In this standards-based assessment world in which we educators find ourselves, little thought is given to the development of mathematical reasoning skills. Instead, the focus has become test performance. No longer do we ask students to think. This lack of thinking skills has caused a lessening of enthusiasm in teachers’ and students’ attitudes – about school in general and mathematics specifically.
I think there needs to be a shift in the school culture toward promoting engagement through inquiry-based learning opportunities. I do not think any teacher needs convincing on this point.
One of the best ways to ensure active student engagement in math is the use of games. Good games for the classroom are engaging, fun, and create opportunities for students to explore concepts and develop mathematical reasoning.
Playing a math game is the first step on the road to mathematical reasoning. Teachers need to create opportunities for students to explore mathematical ideas by planning questions that prompt students to reflect on their reasoning during and after the playing of a game. When we carefully consider the questions we ask and plan an appropriate level of competition, students will focus on the mathematics and not just the game.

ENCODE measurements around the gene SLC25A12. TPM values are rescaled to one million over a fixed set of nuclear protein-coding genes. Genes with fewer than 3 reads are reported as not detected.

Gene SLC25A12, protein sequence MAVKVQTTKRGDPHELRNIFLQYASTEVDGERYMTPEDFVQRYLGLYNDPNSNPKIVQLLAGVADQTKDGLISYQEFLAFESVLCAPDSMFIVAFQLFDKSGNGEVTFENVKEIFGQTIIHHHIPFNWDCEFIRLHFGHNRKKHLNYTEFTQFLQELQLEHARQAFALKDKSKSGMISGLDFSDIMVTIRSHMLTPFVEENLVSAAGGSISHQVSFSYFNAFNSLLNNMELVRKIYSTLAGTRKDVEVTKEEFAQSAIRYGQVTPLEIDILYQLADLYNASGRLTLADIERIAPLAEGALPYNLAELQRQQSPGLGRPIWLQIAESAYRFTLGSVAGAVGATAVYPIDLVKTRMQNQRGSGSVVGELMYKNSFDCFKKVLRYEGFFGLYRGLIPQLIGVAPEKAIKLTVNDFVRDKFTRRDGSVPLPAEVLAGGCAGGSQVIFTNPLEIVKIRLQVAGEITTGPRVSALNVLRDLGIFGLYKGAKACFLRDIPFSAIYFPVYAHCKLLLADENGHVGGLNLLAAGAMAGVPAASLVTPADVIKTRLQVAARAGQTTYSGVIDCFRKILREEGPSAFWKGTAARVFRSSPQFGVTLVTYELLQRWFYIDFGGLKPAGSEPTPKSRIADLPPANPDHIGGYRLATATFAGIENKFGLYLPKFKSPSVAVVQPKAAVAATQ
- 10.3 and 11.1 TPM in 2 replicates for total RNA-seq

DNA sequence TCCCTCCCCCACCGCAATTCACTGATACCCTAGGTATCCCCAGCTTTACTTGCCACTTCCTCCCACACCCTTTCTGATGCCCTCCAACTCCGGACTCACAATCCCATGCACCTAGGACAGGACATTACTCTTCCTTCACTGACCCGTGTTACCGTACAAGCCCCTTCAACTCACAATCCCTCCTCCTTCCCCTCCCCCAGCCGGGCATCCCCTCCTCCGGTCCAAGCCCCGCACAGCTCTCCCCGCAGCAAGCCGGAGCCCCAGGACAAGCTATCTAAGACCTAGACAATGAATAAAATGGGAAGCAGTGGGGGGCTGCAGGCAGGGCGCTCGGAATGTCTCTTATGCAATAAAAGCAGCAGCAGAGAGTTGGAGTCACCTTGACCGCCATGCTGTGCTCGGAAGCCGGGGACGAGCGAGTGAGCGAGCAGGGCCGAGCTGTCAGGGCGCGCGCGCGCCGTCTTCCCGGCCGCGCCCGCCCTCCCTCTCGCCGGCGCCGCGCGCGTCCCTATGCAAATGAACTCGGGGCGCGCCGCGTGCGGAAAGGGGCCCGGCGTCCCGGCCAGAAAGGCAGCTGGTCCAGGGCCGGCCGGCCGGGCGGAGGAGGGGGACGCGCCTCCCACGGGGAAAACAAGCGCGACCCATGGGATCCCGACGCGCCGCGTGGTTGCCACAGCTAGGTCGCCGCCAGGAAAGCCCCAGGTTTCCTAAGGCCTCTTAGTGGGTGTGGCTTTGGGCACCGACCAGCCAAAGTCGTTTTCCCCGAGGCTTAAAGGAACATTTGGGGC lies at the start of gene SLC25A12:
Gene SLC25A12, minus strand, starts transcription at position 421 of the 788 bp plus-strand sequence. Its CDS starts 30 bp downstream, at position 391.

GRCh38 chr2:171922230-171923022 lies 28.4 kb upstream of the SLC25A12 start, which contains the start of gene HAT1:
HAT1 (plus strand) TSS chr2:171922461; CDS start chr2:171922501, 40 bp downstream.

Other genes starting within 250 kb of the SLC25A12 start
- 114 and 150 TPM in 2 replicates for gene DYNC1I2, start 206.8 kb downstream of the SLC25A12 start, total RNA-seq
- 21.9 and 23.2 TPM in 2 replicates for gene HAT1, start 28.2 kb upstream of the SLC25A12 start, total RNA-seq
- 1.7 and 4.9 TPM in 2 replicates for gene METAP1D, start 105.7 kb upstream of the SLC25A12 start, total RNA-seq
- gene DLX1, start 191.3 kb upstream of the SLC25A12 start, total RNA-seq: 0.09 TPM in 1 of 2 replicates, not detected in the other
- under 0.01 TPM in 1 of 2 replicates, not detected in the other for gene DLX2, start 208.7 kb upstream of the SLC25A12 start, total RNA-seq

While the students are playing the game, the teacher’s job is to move from group to group listening to their conversations. Ask probing questions, such as:
• What card do you need?
• Which cards would not be helpful?
• Prove to me that a ____ is what you need.
• Why do you think that?
• How did you know to try that strategy?
• How do you know you have an answer?
• Will this work with every number? Every similar situation?
• When will this strategy not work? Can you give a counterexample?
• Who has a different strategy?
• How is your answer like or different from another student’s?
• Can you repeat your classmate’s ideas in your own words?
• Do you agree or disagree with your classmate’s idea? Why?
Too often the other player is willing to give his/her partner the answer, thus making it possible for that player to do no thinking whatsoever. Not good! Your (and the partner’s) questions to that player should be:
• What can you do to help yourself? Use your fingers to count? Count the dots on the dice or cards? Use manipulatives to figure it out? Draw a picture? Start with something you already know?
The power of questioning is in the answering. As teachers, we not only need to ask good questions to get good answers but need to ask good questions to promote the thinking required to give good answers.